Islamabad: A robotic rover deployed in the most Mars-like environment on Earth, the Atacama Desert in Chile, has successfully recovered subsurface soil samples during a trial mission to find signs of life.
The samples contained unusual and highly specialized microbes that were distributed in patches, which researchers linked to the limited water availability, scarce nutrients and chemistry of the soil. These findings, published in Frontiers in Microbiology, will aid the search for evidence of signs of life during future planned missions to Mars.
“We have shown that a robotic rover can recover subsurface soil in the most Mars-like desert on Earth,” says Stephen Pointing, a Professor at Yale-NUS College, Singapore, who led the microbial research. “This is important because most scientists agree that any life on Mars would have to occur below the surface to escape the harsh surface conditions where high radiation, low temperature and lack of water make life unlikely.”
He continues, “We found microbes adapted to high salt levels, similar to what may be expected in the Martian subsurface. These microbes are very different from those previously known to occur on the surface of deserts.”
In 2020 both NASA and the European Space Agency will embark on missions to deploy rovers on the surface of Mars. They will search for evidence of past or present life and for the first time, drill below the surface where refuges for simple microbial life may still exist.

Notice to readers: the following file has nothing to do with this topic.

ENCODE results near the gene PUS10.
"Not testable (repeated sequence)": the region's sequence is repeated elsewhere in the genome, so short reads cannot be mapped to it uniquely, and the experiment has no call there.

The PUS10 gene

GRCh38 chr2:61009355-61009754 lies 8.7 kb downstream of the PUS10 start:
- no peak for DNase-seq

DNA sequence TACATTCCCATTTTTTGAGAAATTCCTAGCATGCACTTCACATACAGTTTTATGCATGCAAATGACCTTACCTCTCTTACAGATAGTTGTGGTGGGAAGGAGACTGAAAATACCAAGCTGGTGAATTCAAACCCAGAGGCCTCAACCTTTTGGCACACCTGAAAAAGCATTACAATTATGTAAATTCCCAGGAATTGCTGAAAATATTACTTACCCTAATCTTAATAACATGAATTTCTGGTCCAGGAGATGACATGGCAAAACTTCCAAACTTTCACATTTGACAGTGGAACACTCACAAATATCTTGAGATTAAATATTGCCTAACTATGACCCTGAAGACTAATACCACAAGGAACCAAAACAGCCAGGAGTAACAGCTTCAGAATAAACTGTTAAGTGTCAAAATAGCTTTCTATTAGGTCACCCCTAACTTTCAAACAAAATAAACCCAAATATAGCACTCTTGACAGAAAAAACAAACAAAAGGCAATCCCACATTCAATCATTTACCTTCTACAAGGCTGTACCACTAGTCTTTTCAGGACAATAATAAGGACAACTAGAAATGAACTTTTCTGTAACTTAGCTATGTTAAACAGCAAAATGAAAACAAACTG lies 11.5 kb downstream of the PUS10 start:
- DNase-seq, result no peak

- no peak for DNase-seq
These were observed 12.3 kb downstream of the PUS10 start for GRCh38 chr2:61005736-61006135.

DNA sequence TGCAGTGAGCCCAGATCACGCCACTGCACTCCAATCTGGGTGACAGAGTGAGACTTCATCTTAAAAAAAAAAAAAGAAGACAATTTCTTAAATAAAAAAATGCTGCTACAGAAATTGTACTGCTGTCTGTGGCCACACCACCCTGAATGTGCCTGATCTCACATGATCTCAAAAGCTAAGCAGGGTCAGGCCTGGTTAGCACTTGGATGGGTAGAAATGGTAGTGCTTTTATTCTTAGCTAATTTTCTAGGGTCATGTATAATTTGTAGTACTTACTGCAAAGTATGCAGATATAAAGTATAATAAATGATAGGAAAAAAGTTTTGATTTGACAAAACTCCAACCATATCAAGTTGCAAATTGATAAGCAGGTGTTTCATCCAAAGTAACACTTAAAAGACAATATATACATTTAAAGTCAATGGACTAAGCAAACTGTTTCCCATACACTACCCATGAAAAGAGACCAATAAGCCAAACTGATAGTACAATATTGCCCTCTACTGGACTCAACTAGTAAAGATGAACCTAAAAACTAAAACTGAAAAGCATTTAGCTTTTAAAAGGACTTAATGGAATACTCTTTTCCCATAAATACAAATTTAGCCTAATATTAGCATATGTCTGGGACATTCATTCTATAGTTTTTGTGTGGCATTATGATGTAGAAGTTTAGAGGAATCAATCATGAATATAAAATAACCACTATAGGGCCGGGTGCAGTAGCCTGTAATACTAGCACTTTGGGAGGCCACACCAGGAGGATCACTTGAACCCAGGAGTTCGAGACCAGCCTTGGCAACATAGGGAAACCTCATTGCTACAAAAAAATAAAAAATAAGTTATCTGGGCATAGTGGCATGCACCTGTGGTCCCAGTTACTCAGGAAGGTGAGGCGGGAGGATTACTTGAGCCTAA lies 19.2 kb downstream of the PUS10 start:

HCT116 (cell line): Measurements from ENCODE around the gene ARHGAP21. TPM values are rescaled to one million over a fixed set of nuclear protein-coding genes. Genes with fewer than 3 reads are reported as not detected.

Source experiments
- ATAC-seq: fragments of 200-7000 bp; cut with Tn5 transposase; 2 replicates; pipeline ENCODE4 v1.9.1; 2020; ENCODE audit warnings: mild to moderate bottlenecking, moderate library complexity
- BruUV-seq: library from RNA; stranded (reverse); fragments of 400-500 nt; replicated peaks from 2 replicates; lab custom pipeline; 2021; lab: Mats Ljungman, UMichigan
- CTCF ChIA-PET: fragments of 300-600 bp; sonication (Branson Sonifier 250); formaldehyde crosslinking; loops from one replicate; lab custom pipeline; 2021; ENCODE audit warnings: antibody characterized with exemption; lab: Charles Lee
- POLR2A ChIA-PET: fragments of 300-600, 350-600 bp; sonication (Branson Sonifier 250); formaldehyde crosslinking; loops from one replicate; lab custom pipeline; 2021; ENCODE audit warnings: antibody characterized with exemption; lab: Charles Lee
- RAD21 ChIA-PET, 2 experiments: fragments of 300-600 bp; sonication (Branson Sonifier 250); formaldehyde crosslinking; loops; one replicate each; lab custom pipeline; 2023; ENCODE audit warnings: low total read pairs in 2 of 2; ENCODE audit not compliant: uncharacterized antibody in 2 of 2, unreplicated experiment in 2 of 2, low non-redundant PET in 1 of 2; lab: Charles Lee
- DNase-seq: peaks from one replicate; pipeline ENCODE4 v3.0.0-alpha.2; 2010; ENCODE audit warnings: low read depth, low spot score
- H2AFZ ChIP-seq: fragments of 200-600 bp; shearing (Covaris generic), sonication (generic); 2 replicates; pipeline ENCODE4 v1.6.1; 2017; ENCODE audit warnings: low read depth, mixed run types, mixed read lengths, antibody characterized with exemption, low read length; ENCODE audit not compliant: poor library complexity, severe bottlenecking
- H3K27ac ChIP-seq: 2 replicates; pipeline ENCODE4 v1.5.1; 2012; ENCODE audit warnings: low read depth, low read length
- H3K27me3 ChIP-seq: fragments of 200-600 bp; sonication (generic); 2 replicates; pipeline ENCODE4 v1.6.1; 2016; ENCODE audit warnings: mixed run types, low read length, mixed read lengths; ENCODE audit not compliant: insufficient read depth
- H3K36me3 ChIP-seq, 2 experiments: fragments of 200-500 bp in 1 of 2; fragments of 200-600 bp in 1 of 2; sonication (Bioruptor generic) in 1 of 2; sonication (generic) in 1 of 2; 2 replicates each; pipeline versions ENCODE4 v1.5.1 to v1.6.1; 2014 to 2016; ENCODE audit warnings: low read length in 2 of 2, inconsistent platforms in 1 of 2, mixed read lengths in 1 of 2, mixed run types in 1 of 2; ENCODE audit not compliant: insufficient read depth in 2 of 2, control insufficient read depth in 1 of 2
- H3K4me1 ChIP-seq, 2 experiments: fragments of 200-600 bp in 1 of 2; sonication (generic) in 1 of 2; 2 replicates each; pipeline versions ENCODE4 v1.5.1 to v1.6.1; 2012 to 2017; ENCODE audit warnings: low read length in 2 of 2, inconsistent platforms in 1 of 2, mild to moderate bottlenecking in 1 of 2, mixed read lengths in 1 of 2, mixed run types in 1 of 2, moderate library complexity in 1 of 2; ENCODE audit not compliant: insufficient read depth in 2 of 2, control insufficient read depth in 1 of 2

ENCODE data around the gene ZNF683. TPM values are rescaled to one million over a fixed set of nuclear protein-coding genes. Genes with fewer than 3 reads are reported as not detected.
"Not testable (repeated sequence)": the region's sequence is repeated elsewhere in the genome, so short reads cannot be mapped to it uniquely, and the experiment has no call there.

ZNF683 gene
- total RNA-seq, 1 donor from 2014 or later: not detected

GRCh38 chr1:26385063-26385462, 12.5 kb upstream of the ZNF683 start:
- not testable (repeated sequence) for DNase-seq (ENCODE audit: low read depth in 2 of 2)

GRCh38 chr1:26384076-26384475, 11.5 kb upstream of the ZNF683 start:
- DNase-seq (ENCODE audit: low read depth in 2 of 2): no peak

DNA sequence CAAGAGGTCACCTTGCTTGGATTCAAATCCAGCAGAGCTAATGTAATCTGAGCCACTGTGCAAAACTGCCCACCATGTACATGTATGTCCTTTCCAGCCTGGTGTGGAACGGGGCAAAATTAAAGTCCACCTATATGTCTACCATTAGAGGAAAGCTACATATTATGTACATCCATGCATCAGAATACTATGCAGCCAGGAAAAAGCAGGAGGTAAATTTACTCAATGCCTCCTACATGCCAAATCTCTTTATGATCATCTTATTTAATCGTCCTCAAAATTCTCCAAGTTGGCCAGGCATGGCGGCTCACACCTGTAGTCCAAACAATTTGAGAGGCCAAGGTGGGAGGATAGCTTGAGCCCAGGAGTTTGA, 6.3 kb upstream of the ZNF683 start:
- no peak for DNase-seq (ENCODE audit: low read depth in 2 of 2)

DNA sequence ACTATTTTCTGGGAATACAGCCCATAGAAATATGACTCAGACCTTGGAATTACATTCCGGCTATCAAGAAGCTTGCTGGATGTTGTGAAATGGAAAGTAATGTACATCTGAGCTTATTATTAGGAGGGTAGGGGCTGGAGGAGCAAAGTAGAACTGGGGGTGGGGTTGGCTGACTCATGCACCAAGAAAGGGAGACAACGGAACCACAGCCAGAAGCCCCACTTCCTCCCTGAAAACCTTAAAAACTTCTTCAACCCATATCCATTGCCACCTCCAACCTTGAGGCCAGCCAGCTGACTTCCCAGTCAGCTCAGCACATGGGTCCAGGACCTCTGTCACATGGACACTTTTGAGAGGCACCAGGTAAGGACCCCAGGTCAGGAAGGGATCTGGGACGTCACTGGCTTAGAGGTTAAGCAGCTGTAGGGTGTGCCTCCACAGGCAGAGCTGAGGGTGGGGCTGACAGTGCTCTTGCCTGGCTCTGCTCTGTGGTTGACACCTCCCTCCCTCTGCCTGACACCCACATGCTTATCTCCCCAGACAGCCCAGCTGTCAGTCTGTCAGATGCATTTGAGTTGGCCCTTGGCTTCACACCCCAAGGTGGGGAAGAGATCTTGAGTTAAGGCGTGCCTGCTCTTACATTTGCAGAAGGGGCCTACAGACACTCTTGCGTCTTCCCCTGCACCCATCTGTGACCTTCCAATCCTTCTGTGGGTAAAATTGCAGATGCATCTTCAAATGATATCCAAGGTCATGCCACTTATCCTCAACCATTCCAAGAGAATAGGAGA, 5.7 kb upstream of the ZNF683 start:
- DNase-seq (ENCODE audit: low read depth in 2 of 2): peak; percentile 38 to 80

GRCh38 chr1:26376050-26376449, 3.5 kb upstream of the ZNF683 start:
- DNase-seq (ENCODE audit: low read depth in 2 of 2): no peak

“The core of the Atacama Desert in Chile is extremely dry, experiencing decades without rainfall. It has high surface UV radiation exposure and is comprised of very salty soil. It’s the closest match we have on Earth to Mars, which makes it good for testing simulated missions to this planet,” argues Pointing.
An autonomous rover-mounted robotic drill and sampling device, funded by NASA designed by Carnegie-Mellon’s Robotics Institute, was deployed in the Atacama Desert to test if it could successfully recover sediment samples down to a depth of 80cm. Pointing and his colleagues compared samples recovered by the rover to soil samples carefully taken by hand. Using DNA sequencing, they found that bacterial life in the sediments recovered by both methods were similar, indicating a successful deployment, but it also revealed that microbial life was very patchy and related to the limited water availability, scarce nutrients and geochemistry of the soil.
“These results confirm a basic ecological rule that microbial life is patchy in Earth’s most extreme habitats, which hints that past or present life on other planets may also exhibit patchiness,” explain study co-authors Nathalie Cabrol and Kim Warren-Rhodes of The SETI Institute. “While this will make detection more challenging, our findings provide possible signposts to guide the exploration for life on Mars, demonstrating that it is possible to detect life with smart robotic search and sampling strategies.”
“Mars missions hope to drill to approximately 2m and so having an Earth-based comparison will help identify potential problems and the interpretation of results once rovers are deployed there. Ecological studies that help us predict the habitable areas for microbial communities in Earth’s most extreme environments will also be critical to finding life on other planets.”